However they dealt with Scriptural instances, virtually all Protestant theologians held that any contemporary ghost was in all probability a demon trying to tempt us to sin. Just as miracles had ceased, so had angelic messengers from God.


Heterodox thinkers like Reginald Scot, Thomas Hobbes, and Thomas White doubted the existence of all spirits - ghosts as well as souls. Their perceived atheism softened the attitudes of such Protestant theorists as Richard Baxter and Joseph Glanville to apparitions, and they saw these as possible proofs of the existence of the spiritual world.


Joseph Glanville (1636-80)

"But alas! we live in an age wherein atheism is begun in Sadducism*: And those that dare not bluntly say, There is no God, content themselves, for a fair step and introduction, to deny there are spirits, or witches. Which sort of infidels, though they are not so ordinary among the mere vulgar, yet are they numerous in a little higher rank of understandings "

(Glanvill, Essays on several important subjects, 1676)
For the Sadducees say that there is no resurrection, neither angel, nor spirit:" Acts 23:8]



One function of ghosts was the enforcement of prevalent social norms - encouraging charity, haunting sinners, threatening retribution. Ghosts also served to uphold a conservative society's belief that the wishes of ancestors should be honored.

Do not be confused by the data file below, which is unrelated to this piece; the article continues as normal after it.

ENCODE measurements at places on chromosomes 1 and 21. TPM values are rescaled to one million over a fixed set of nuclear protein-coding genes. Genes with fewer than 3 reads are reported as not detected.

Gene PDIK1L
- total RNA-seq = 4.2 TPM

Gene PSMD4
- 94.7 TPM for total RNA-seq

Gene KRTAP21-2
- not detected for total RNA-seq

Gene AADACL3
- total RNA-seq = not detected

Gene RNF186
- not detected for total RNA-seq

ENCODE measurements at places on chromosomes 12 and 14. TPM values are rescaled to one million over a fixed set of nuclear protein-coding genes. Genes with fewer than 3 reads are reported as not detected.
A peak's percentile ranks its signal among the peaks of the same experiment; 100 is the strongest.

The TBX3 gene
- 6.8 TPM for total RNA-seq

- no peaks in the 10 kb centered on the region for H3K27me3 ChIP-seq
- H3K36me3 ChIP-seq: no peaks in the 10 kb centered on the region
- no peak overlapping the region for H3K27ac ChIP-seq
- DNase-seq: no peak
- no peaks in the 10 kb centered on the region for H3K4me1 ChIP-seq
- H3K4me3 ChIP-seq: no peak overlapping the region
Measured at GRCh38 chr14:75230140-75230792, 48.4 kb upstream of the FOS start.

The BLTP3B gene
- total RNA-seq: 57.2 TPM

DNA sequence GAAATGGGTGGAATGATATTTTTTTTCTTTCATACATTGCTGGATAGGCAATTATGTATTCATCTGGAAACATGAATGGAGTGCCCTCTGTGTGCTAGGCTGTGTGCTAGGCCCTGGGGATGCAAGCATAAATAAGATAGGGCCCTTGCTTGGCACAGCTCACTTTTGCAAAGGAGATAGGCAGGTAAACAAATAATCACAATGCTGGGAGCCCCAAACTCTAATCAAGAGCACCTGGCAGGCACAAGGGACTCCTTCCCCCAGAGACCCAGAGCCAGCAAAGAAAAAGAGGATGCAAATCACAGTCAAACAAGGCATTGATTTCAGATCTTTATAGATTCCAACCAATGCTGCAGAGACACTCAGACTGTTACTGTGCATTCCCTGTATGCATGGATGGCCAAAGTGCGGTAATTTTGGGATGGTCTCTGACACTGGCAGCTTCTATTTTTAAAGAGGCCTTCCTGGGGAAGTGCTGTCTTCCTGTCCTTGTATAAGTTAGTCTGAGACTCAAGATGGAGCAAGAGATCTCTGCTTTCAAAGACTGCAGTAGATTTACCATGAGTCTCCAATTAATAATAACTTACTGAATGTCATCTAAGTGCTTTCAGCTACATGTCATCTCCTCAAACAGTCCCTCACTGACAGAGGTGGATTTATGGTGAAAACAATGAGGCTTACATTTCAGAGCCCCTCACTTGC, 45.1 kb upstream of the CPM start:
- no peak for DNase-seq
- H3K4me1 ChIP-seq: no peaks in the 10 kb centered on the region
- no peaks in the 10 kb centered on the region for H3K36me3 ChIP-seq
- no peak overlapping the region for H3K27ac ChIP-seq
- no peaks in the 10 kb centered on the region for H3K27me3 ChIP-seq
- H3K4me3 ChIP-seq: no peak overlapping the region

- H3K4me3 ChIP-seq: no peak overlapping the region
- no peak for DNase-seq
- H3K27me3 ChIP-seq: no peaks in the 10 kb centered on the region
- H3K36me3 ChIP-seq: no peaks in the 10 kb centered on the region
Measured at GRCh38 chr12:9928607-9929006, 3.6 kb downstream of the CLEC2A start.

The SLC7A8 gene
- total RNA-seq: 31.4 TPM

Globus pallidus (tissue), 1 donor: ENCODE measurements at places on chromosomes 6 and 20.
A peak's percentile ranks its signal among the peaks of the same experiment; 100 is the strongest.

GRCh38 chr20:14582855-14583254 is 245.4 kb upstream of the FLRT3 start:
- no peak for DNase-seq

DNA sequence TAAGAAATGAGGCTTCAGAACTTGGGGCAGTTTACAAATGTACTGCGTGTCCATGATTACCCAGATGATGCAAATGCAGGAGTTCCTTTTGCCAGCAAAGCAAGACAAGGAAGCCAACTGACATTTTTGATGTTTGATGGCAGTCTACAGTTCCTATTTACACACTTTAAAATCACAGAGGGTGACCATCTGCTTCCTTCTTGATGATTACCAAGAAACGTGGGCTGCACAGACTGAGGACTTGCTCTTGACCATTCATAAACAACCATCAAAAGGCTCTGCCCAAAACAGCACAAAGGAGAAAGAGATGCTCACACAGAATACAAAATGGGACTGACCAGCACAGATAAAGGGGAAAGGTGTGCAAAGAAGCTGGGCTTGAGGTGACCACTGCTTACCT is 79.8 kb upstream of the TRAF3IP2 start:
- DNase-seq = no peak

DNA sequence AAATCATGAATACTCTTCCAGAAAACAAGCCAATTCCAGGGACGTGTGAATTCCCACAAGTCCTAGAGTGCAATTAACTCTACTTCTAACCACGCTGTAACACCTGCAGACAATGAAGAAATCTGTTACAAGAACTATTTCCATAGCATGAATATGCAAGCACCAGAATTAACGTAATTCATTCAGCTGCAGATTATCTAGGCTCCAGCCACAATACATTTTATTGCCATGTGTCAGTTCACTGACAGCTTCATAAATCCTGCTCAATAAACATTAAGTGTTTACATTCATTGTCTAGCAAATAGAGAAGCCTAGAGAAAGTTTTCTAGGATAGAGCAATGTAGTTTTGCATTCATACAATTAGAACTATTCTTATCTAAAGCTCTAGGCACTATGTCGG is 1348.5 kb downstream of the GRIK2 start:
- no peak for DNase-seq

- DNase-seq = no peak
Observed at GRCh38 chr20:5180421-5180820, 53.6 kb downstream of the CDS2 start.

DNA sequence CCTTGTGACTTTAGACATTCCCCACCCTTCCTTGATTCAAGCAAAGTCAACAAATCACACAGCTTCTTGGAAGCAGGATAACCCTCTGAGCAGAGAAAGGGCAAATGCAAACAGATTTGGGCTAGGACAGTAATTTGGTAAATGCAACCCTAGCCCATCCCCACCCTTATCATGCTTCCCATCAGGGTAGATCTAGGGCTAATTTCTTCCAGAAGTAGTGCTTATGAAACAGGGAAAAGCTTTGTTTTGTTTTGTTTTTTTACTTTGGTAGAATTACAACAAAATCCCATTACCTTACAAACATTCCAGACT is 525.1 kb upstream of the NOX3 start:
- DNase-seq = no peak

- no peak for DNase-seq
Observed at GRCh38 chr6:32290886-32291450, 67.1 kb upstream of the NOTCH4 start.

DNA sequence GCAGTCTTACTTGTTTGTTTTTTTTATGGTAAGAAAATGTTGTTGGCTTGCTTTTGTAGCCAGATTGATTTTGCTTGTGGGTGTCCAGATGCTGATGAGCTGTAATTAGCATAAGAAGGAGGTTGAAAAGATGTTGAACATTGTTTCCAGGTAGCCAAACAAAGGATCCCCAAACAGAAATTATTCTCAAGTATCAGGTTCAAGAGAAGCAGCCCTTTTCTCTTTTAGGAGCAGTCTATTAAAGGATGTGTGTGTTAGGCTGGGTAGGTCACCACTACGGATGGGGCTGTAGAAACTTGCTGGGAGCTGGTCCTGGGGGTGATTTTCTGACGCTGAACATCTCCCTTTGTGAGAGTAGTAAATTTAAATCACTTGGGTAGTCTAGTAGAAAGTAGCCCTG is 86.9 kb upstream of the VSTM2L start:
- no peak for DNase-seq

These traditional functions of ghosts clashed with Protestant teaching that portrayed all apparitions as diabolic deceits.




"This is the fairy land: O spite of spites!
We talk with goblins, owls and sprites:
If we obey them not, this will ensue,
They'll suck our breath, or pinch us black and blue"

(Comedy of Errors 2.2)



Popular belief in sixteenth and seventeenth century England endorsed the existence of a whole range of magical creatures, including fairies, elves, brownies and hobgoblins.


Fairies were merry creatures who feasted and danced in woodlands at night. Puritans disapproved of such activities even when done by people.

Some fairies were particularly famous - Robin Goodfellow (alias Puck) and Queen Mab.
Robin Goodfellow was known for his mischievous tricks.
Queen Mab interfered in household tasks (such as churning butter) bringing good luck to housewives she favored and accidents to the idle and slovenly.



Although stories of fairies reinforced moral conduct, puritan reformers strongly disapproved of all such ideas, and disparaged them as "points of popery" and "the very dregs of miracles, in milkpans, and greasy dishes, by Robin Goodfellow, and hags, and fairies, all wrought somewhat for their idle superstitions" (Dering XXVII Lectures 1576).